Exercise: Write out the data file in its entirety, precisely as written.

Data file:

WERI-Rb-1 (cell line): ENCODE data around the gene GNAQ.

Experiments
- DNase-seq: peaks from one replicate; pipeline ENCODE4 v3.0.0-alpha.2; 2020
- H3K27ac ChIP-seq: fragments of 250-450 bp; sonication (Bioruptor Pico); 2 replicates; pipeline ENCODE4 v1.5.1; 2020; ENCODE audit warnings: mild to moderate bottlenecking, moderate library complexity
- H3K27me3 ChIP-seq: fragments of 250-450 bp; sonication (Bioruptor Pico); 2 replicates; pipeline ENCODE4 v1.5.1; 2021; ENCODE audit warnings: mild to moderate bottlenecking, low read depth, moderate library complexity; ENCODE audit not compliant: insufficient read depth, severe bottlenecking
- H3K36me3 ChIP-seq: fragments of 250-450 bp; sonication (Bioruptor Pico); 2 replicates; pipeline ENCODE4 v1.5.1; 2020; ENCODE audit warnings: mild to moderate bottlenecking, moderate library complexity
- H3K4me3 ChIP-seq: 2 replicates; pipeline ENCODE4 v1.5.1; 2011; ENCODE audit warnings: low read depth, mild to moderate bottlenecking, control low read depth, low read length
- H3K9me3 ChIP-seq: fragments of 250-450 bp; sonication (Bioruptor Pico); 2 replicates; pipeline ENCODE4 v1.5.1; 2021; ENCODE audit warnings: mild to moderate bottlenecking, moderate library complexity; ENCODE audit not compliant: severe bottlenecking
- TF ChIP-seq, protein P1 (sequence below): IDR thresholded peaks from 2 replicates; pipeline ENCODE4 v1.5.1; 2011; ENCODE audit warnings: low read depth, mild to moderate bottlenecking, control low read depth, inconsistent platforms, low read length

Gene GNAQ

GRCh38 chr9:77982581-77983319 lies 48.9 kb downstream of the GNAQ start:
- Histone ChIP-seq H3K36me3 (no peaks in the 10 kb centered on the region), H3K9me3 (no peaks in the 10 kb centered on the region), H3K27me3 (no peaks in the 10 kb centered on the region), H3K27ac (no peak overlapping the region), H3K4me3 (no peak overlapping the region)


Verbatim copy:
WERI-Rb-1 (cell line): ENCODE data around the gene GNAQ.

Experiments
- DNase-seq: peaks from one replicate; pipeline ENCODE4 v3.0.0-alpha.2; 2020
- H3K27ac ChIP-seq: fragments of 250-450 bp; sonication (Bioruptor Pico); 2 replicates; pipeline ENCODE4 v1.5.1; 2020; ENCODE audit warnings: mild to moderate bottlenecking, moderate library complexity
- H3K27me3 ChIP-seq: fragments of 250-450 bp; sonication (Bioruptor Pico); 2 replicates; pipeline ENCODE4 v1.5.1; 2021; ENCODE audit warnings: mild to moderate bottlenecking, low read depth, moderate library complexity; ENCODE audit not compliant: insufficient read depth, severe bottlenecking
- H3K36me3 ChIP-seq: fragments of 250-450 bp; sonication (Bioruptor Pico); 2 replicates; pipeline ENCODE4 v1.5.1; 2020; ENCODE audit warnings: mild to moderate bottlenecking, moderate library complexity
- H3K4me3 ChIP-seq: 2 replicates; pipeline ENCODE4 v1.5.1; 2011; ENCODE audit warnings: low read depth, mild to moderate bottlenecking, control low read depth, low read length
- H3K9me3 ChIP-seq: fragments of 250-450 bp; sonication (Bioruptor Pico); 2 replicates; pipeline ENCODE4 v1.5.1; 2021; ENCODE audit warnings: mild to moderate bottlenecking, moderate library complexity; ENCODE audit not compliant: severe bottlenecking
- TF ChIP-seq, protein P1 (sequence below): IDR thresholded peaks from 2 replicates; pipeline ENCODE4 v1.5.1; 2011; ENCODE audit warnings: low read depth, mild to moderate bottlenecking, control low read depth, inconsistent platforms, low read length

Gene GNAQ

GRCh38 chr9:77982581-77983319 lies 48.9 kb downstream of the GNAQ start:
- Histone ChIP-seq H3K36me3 (no peaks in the 10 kb centered on the region), H3K9me3 (no peaks in the 10 kb centered on the region), H3K27me3 (no peaks in the 10 kb centered on the region), H3K27ac (no peak overlapping the region), H3K4me3 (no peak overlapping the region)